The District Model of Development announced by the Presidency last week offers a great opportunity to remodel our development approach into a more inclusive sustainable one. Building sustainability into each District would enhance positive development outcomes.

Let's look at Kriel. Ancient Africa used Mpumalanga as a breadbasket for SADC. The rich seams of coal left undisturbed for millennia made for fertile soil that produced endless rich harvests. What stops us from getting the mining industry, Eskom and Sasol working with government at the local, provincial and national levels to rehabilitate the land by closing the taps of pollution, planting millions of trees, and supporting locals to be productive in the agribusiness arena? Young unemployed people and many workers fearing retrenchment would benefit the most.

The Western Cape is another area under the spotlight since the drought two years ago. Gang violence is a symptom of sick, neglected communities where young people join gangs to gain a sense of belonging. Gangsterism has and will continue to defy the army response we threw at it.

Imagine if we had listened to the mothers who said: We do not need the army, we need social workers! Re-engineering the Cape Flats and all other townships designed by the apartheid system as dormitories are essential to restore the dignity of those communities and weave together support networks and rebuild trust. 

Tree planting, food gardens and effective waste removal and strategic recycling could become key job creators and beautify the environment to restore the human dignity of residents. Schools in these communities need to be reclaimed as centres of community with blooming flower and vegetable gardens maintained by unemployed young people.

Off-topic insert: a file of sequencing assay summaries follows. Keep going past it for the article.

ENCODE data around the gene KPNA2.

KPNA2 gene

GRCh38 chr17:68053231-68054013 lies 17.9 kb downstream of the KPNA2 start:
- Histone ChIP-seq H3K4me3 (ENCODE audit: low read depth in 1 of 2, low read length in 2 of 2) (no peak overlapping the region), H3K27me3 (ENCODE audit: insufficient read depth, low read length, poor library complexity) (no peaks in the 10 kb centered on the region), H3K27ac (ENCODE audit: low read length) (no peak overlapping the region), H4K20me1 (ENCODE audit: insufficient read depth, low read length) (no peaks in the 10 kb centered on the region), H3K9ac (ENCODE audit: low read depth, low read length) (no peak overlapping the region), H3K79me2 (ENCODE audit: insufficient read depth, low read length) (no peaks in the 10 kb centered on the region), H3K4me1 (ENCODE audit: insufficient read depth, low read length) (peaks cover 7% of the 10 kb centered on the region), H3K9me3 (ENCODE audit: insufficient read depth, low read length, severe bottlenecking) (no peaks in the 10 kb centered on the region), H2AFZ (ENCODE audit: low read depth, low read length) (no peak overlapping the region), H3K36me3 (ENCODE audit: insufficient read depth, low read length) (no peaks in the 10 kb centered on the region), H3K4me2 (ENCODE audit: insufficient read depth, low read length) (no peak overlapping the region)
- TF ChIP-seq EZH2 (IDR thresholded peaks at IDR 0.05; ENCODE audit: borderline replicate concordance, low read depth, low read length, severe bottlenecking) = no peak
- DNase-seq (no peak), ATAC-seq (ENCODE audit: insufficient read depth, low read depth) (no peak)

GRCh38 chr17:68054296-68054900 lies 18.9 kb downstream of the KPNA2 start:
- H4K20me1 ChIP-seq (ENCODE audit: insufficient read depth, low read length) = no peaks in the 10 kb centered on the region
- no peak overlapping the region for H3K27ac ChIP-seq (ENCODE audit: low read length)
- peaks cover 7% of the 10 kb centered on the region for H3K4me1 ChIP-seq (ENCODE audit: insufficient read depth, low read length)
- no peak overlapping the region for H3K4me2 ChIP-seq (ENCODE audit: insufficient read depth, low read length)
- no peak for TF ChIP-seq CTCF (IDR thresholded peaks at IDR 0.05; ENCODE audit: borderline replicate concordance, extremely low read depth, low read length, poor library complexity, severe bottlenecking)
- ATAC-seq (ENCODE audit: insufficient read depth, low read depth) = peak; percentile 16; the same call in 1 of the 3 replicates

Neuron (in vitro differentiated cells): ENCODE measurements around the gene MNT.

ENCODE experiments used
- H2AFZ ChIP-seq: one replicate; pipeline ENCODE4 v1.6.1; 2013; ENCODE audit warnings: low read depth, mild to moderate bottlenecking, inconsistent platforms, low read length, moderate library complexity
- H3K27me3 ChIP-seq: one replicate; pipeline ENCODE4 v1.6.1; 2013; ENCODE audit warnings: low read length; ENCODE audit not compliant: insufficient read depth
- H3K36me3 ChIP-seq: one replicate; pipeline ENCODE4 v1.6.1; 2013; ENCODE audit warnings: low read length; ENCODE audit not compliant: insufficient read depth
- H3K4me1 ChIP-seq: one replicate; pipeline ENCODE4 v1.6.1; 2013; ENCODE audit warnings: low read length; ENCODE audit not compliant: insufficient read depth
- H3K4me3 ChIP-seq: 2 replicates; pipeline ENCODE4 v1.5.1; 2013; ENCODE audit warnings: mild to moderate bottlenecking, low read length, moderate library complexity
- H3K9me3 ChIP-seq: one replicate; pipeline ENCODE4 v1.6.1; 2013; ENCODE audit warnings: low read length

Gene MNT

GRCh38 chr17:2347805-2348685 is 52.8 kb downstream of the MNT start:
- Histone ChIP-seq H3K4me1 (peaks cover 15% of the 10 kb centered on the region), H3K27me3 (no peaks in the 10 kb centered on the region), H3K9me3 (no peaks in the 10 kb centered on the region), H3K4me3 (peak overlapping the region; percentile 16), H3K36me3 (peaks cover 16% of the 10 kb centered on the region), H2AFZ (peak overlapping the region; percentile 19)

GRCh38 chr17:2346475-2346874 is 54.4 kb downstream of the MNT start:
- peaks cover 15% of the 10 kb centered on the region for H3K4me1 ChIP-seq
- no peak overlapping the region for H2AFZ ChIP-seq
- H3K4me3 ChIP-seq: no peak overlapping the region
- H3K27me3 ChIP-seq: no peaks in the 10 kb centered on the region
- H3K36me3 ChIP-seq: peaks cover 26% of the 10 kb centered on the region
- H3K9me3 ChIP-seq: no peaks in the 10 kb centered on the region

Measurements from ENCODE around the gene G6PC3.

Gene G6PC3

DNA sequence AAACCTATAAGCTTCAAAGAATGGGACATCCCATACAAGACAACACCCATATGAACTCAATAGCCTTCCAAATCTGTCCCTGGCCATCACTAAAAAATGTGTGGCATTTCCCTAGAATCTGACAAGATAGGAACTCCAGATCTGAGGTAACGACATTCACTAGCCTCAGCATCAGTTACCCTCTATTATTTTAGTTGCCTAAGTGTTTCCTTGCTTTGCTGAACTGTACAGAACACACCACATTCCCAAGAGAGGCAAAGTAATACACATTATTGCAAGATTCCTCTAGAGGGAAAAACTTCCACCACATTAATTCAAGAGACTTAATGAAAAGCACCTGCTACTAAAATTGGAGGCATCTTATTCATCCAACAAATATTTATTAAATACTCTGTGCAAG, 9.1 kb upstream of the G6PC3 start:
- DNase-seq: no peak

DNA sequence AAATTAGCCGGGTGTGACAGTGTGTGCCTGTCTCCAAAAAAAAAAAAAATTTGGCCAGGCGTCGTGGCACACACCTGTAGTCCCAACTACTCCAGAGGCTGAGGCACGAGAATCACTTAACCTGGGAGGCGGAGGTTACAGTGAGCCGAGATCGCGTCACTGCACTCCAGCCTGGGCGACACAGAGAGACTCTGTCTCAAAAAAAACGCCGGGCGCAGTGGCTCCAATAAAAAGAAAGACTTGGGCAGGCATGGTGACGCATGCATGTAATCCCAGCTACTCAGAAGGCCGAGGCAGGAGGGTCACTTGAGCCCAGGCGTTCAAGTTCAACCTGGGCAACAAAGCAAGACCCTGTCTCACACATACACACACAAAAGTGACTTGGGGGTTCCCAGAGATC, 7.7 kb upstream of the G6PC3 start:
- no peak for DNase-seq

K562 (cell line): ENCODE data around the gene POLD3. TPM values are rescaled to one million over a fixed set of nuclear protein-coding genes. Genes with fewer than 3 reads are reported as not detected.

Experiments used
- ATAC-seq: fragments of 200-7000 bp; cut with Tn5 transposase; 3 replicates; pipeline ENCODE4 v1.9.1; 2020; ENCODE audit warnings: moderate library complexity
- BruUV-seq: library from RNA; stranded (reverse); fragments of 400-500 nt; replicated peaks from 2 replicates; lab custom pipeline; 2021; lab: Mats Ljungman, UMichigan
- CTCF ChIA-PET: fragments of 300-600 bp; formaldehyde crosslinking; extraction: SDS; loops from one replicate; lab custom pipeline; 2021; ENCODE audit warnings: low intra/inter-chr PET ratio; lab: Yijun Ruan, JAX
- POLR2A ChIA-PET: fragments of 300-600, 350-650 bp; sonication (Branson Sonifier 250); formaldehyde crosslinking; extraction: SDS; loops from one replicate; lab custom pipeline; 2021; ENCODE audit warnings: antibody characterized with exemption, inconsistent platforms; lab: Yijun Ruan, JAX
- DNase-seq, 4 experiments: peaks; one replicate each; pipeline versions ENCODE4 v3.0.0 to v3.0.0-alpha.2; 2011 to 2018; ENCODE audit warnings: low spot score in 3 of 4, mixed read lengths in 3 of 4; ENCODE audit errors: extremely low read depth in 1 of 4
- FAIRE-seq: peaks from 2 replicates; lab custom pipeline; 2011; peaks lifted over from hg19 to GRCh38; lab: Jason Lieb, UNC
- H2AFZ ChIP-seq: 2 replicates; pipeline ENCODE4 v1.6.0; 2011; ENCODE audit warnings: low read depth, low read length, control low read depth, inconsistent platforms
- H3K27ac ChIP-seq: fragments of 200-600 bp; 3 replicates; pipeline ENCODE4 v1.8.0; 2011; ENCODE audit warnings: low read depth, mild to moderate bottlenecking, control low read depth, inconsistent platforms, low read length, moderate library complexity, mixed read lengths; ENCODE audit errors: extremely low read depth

Why can’t the Eastern Cape be restored into another food basket it has the soil to be as well as ecotourism region? Xolobeni and other areas remain high potential areas for rural economic regeneration and preservation of the scenic sand dunes being circled by an Australian company that would not be allowed to mine titanium on the sand dunes of its own country. Why should we be allowing foreign companies to undermine our ecosystems in the name of jobs when more sustainable alternatives are staring us in the face?

We need to learn the lessons from the failure of our leaders to hold mining companies accountable for ecosystem protection. Take Kabwe in Zambia, where Human Rights Watch reports that lead exposure around a former lead and zinc mine is having disastrous effects on children’s health. Yet despite World Bank financial support, the government has yet to act decisively to clean up the environment and treat those affected, especially the children.

No job is too important to be created or sustained at the expense of the well being of our children and their future. Eskom's turnaround strategy must include weaning itself off the addiction to coal. The abundant sun, wind, biofuels need to be leveraged to make the rapid transition to a renewable energy future for our country. That future offers us another opportunity to move away from migrant labour that has destroyed African families across the country, and create sustainable jobs where people live. The District development model is just what the doctor ordered.

Our futures, and those of our children's children are too important for us to miss the current opportunity of turning our multiple crises into springboards for an ecologically sound and prosperous future.

- Mamphela Ramphele is co-founder of ReimagineSA.

Disclaimer: News24 encourages freedom of speech and the expression of diverse views. The views of columnists published on News24 are therefore their own and do not necessarily represent the views of News24.

Read more on:    gangsterism  |  climate change